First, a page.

BMN Blog

APR 02

Lipedema (Lip- fat, edema- swelling) is a disease of abnormal and disproportionate adipose tissue deposition almost exclusively occurring in women1. While the disorder was originally described in 19402, lipedema remains under-recognized and underdiagnosed in the United States3. This article aims to elucidate the salient features of lipedema toward the goal of raising awareness among the medical community.

 

As mentioned above, lipedema occurs nearly exclusively in women with the exception of a few case reports4. In addition, a prevalence of up to 11% of the female population has been estimated1. In view of the high estimated prevalence, and in combination with the serious clinical course outlined below, it behooves us as physicians to recognize, diagnose, and refer patients with this disease appropriately. At the same time, given the absent or minimal exposure to lipedema in medical education, our lack of familiarity of this disorder is entirely understandable.

 

The defining features of lipedema are symmetrical and disproportionate deposition of subcutaneous adipose tissue in the lower extremities, pain and tenderness in the affected areas, along with dependent edema and vascular fragility4. While there are several identified distributions of associated lower extremity adiposis, the proximal legs (buttocks and hips) are nearly always involved (Figure 1), and regardless of the distal extent of involvement, lipedema never involves the feet except in the most advanced cases when lymphedema has developed5. As a result, an “ankle cuff” (Figure 2) is frequently seen at the junction of affected and unaffected tissue6. Physical examination will also typically reveal a granular or nodular texture of the enlarged subcutis that has been likened to “a bag of round peas”7 or “grains of sand”8. In addition, palpation of the lower extremities will elicit tenderness9. Furthermore, the overlying skin will show evidence of capillary fragility in the form of petchiae, telangiectasias, or ecchymosis. Patients will also give a history of easy bruisability3.

 

With respect to the patient’s history, an almost universal finding will be extensive efforts at weight loss (often including bariatric surgery), with varying efficacy in the upper body but little to no results in the areas affected by lipedema6. This point is a source of substantial frustration for affected patients, especially since they are frequently diagnosed with simple obesity and advised by medical professionals to lose weight8. Oftentimes these individuals will exhibit moderate to severe functional limitations including decreased mobility, altered gait, and accelerated degeneration of the hips and knees10.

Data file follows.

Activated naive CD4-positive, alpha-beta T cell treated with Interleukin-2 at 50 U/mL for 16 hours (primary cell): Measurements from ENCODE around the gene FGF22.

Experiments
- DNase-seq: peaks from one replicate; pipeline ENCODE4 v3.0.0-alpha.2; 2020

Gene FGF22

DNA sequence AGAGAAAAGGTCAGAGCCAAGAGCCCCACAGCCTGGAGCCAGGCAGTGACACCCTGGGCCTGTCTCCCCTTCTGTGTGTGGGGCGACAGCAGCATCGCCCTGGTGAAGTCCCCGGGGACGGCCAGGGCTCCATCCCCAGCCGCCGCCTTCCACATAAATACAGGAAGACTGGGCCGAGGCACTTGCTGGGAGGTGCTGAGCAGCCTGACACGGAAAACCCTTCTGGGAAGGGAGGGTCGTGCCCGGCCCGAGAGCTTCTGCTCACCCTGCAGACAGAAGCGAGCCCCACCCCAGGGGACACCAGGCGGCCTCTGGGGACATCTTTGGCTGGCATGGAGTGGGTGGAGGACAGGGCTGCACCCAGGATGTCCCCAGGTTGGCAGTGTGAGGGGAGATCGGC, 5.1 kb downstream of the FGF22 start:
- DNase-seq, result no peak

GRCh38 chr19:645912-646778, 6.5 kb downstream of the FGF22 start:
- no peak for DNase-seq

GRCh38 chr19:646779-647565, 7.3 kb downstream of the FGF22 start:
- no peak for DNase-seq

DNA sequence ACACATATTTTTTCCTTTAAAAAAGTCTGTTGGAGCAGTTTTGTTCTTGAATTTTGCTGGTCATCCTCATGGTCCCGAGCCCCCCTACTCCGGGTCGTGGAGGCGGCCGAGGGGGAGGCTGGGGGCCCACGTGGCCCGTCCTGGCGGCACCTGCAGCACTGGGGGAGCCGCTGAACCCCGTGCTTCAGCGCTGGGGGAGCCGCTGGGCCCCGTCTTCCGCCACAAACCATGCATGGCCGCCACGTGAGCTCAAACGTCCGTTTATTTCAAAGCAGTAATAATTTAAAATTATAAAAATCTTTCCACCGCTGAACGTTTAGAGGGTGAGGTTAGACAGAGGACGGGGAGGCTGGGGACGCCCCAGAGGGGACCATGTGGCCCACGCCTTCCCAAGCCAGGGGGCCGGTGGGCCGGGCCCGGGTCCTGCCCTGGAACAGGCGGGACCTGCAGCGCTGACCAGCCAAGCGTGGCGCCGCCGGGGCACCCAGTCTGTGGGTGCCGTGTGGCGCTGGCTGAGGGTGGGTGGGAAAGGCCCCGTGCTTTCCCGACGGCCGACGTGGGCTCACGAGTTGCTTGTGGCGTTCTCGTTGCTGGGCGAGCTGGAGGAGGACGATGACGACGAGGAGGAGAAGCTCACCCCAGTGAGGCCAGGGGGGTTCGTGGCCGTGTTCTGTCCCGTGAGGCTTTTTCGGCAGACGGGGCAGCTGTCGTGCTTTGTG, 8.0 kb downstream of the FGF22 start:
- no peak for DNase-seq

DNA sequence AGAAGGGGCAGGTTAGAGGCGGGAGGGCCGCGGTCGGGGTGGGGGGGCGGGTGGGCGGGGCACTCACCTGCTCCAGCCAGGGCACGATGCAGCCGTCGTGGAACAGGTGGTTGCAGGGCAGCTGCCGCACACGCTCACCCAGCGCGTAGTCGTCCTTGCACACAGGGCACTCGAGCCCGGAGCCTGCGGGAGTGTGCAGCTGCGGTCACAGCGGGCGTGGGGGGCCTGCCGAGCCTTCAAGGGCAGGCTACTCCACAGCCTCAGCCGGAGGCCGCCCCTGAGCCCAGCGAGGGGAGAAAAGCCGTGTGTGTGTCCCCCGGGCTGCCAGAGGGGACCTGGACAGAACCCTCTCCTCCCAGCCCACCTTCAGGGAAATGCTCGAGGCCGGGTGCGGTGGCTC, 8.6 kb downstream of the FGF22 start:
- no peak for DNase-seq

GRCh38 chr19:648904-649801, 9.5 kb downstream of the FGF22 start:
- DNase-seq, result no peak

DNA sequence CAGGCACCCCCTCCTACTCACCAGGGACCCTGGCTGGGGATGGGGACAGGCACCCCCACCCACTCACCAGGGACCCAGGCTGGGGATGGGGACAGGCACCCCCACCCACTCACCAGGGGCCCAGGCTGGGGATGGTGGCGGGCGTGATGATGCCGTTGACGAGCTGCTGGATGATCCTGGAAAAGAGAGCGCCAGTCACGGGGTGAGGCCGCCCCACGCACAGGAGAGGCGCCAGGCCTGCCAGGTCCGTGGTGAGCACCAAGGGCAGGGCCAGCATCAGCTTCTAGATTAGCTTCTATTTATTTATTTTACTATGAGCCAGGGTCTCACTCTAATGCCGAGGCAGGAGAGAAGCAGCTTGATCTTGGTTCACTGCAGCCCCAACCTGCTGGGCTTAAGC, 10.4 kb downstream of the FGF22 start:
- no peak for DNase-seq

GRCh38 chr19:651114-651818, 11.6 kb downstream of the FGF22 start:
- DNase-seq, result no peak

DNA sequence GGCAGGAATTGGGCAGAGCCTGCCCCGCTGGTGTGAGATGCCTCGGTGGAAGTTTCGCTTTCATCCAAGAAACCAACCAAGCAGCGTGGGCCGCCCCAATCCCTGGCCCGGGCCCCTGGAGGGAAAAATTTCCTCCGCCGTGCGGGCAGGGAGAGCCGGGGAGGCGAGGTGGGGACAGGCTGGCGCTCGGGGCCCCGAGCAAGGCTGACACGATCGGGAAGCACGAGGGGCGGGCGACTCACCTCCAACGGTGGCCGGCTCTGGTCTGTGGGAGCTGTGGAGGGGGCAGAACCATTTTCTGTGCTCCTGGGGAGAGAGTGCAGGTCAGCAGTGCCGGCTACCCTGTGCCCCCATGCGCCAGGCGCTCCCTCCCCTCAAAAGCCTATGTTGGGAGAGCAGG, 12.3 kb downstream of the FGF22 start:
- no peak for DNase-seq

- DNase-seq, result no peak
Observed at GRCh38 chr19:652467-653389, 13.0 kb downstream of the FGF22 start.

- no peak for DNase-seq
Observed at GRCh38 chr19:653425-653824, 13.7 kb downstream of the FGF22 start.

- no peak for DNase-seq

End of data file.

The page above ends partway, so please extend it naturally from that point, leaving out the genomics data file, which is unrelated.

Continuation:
Lipedema typically begins and worsens coincident with periods of hormonal changes such as puberty, pregnancy, and menopause1. There also appears to be a familial nature to this disease, with 16-45% of affected individuals noting such a pattern11,12.

 

Although much of the pathophysiology is as yet poorly understood, several therapeutic strategies have been proved effective. What is clear is that if left untreated, lipedema progresses in severity, symptomatology, and impact13. A multidimensional approach including comprehensive decongestive therapy, nutritional supplementation and physical activity, along with psychological and emotional support, has shown significant improvement in patients with lipedema14,15,16,17,18. From an interventional perspective, adipose removal strategies including specialized liposuction techniques have resulted in dramatic results in terms of pain reduction, functional status, and disease progression19,20,21,22,23.

 

In conclusion, lipedema is an alarmingly common, highly impactful, and effectively treatable disease which remains under-recognized among the medical community. With greater awareness, the large subset of our female population affected by this disorder can be identified and referred for appropriate management. The Alabama PVD Center is committed to educating medical professionals and the general public about lipedema and we welcome inquiries about our interests and services. Please visit our website http://alpvd.com/ for more information.